Bookcase: Management theories and fads: Masters of Management

• By Adrian Wooldridge
• HarperCollins
• RRP $49.99

Masters of Management: How the business gurus and their ideas have changed the world – for better and for worse, is sequel. The original was called The Witch Doctors: Making sense of management gurus and Adrian Wooldridge wrote it with his colleague from The Economist magazine, John Micklethwaite back in 1996. Micklethwaite has written only the foreword for this update.
Masters of Management is less iconoclastic look at the musings of the world’s most influential, high profile or consistently published management writers. Even so, Wooldridge believes there has only ever been one management thinker worthy of the title guru. He, of course, was America’s Peter Drucker.
Wooldridge is The Economist’s management editor and ‘Schumpeter’ columnist. Whether as consequence of age-inflicted mellowing or simply desire to be more positive about the contribution management theory makes to the world, the book is cynical shadow of its prequel. It is, however, well constructed and insightful read.
With less focus on the absurdities of management theory, the book delivers generous assessment of some of the more useful ideas created by both academics and the new genre of management writer which the author calls “journo-gurus” – the New York Times columnist Thomas Friedman and New Yorker magazine’s Malcolm Gladwell for example.
Wooldridge summarises and analyses most of the industry’s more valuable management theories and fads. He puts them into the context of world that has changed dramatically in the past 15 years. His review of what is good and relevant in management theory is timely, if rather less entertaining than the focus on the dark side that he and his colleague delivered last time.
The internet has, he says, changed the way the world works. It is also changing the concept of the organisation. The world of management has been turned on its head. Management theorists and writers, therefore, must think differently and come up with some new ideas if they want to sell their books, seminars and consultation services.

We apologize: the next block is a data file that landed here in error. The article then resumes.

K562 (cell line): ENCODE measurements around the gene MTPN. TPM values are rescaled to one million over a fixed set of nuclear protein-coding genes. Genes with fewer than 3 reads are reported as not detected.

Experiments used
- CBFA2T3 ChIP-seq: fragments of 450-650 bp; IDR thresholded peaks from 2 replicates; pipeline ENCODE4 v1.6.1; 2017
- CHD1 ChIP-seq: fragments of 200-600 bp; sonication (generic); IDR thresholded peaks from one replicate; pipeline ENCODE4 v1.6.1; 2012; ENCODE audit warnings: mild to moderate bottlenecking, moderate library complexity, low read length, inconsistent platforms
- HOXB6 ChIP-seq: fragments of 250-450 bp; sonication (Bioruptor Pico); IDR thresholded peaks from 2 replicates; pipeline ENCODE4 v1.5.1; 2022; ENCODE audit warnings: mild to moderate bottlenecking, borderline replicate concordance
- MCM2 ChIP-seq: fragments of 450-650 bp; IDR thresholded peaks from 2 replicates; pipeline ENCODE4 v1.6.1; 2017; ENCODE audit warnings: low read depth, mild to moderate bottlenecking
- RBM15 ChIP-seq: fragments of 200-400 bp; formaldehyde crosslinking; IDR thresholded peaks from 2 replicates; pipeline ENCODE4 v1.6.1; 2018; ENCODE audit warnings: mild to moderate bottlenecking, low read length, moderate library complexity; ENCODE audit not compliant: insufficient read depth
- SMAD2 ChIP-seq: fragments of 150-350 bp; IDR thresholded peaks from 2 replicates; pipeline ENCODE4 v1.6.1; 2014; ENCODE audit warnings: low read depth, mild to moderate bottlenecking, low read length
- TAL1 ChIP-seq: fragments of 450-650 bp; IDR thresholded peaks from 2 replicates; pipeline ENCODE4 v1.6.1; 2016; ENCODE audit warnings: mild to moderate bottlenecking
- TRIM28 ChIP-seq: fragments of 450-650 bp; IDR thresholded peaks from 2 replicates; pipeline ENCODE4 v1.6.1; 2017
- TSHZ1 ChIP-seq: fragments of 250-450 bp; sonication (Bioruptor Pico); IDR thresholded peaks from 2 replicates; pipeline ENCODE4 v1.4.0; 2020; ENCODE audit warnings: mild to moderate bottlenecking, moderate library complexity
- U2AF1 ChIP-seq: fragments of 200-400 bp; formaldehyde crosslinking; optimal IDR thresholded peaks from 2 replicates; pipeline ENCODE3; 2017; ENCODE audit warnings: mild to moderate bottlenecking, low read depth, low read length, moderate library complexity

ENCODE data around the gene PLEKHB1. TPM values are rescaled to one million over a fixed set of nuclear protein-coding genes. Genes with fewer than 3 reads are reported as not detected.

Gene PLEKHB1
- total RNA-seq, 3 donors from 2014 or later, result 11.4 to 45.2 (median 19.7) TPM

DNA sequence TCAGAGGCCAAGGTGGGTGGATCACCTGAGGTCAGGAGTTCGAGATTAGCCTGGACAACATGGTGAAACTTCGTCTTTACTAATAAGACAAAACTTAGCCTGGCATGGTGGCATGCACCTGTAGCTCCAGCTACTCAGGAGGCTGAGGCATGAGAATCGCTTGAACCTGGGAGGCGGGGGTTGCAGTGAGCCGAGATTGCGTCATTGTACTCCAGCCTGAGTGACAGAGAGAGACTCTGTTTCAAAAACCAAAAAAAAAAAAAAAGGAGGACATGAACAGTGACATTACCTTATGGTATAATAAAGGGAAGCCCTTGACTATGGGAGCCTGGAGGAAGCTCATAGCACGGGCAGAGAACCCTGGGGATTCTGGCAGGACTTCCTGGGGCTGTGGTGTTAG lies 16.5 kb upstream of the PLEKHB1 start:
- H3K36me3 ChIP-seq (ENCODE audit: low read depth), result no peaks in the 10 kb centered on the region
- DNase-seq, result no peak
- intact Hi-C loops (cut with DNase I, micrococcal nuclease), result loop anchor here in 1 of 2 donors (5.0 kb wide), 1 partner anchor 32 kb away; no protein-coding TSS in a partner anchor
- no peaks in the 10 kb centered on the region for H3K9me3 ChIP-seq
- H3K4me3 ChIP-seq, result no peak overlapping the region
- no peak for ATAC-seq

Management theory was created, written and thought about in the United States, says Wooldridge. Now it is being thought about in the emerging world. And that transition will have profound impact on managers in the western world.
Wooldridge identifies the fads that have impacted, positively and otherwise, management theory. And, so long as management writers need to make living, they will find ideas, good and bad, to peddle.
Management is “fad driven industry”. The world, on the other hand, is confusing place and people turn to gurus for advice – sometimes any advice. Management is addicted to fads – perhaps more now than ever. Its exponents are driven by the desire to think of distinctive idea. In turn, practitioners crave something that might give them competitive or performance edge.
Some management gurus have done significant damage – others less so. Now they have some major issues to ponder and interpret – such as the nature of capitalism and the concept of the company. Are these organisational cornerstones of business still relevant? Are they headed for history’s archives?
And if, as Wooldridge suggests, management theory has so far spawned only one genuine thinker, where does the world now turn for some visionary thinking? Management surely needs to focus on what makes organisations, communities, countries and the world work better.

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